Walden Woods, for which both were later memorialized by Henry David Thoreau in Walden; or, Life in the Woods. Harvard University has recently acknowledged that Freeman’s stolen labor directly enriched the university in the form of a bequest from his Concord enslaver for the founding of its medical school. Now the Thoreau Society and The Robbins House are co-hosting a homecoming ceremony on the 200th anniversary of Brister Freeman’s death, organized by social justice advocate Steven Flythe and Black Walden author Elise Lemire and presided over by the Reverend Bertram Johnson. There will be a keynote address by Cambridge’s former mayor and current NAACP president Kenneth Reeves, poetry by Danielle Georges, and kora music by John Hughes. This event is free and open to the public. The Annual Gathering will take place July 6 – 10, 2022. All are welcome to attend either in person or via Zoom. Visit thoreausociety.org for more information and to register. ———————————————————————— Michael Frederick is Executive Director of The Thoreau Society.

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A New Season at the Emerson House

Emerson’s writing table, adorned with a vase of pear blossoms, flowering almond, and Japanese quince from the house gardens.

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Emerson House

All photos courtesy of the Ralph Waldo Emerson Memorial Association

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The Emerson family has been welcoming tourists since the mid-nineteenth century, when writer and lecturer Ralph Waldo Emerson personally greeted visitors in his study. Emerson’s house, at the Lexington Road and Cambridge Turnpike intersection, was convenient to the Boston stagecoach and remains today only a short walk away from the railroad depot. The Emerson family resided in the home from September 1835, when Ralph Waldo married his second wife, Lidian, until their eldest daughter Ellen’s death in 1909. They received an extensive community of progressive reformers and writers, as well as literary fans and curiosity seekers drawn to Emerson’s fame and persona. The family’s cook, Nancy Colesworthy, reportedly threatened to hang a sign on the fence proclaiming, “The House is not a Hotel.”i Ellen was hostess to many of the casual visitors, who came to meet Emerson or glimpse his writing study, and later caretakers gave tours of the house even before it opened as a museum (owned and operated by the Ralph Waldo Emerson Memorial Association) in the early 1930s.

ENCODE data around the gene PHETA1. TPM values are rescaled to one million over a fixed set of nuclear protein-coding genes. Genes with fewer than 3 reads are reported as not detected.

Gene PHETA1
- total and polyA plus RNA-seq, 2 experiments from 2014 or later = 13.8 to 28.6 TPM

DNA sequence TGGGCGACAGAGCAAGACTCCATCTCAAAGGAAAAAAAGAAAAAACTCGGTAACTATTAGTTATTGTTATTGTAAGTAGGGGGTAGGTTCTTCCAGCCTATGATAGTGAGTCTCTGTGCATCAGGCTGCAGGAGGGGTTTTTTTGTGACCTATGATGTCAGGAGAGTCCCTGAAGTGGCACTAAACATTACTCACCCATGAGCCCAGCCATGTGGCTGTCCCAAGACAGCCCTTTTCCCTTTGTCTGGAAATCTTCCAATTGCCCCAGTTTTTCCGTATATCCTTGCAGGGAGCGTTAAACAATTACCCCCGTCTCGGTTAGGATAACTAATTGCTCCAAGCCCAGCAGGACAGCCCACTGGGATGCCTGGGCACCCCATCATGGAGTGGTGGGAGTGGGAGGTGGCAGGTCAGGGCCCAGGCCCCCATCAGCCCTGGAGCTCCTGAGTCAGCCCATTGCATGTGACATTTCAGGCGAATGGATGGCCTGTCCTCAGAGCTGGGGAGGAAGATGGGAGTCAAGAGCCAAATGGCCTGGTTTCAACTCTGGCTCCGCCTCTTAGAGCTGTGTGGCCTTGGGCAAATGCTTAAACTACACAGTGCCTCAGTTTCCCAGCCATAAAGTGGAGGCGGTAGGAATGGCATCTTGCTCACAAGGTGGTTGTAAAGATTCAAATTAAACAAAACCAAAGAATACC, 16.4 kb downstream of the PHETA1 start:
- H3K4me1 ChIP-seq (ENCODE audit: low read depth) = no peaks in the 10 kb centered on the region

BY KRISTI LYNN MARTIN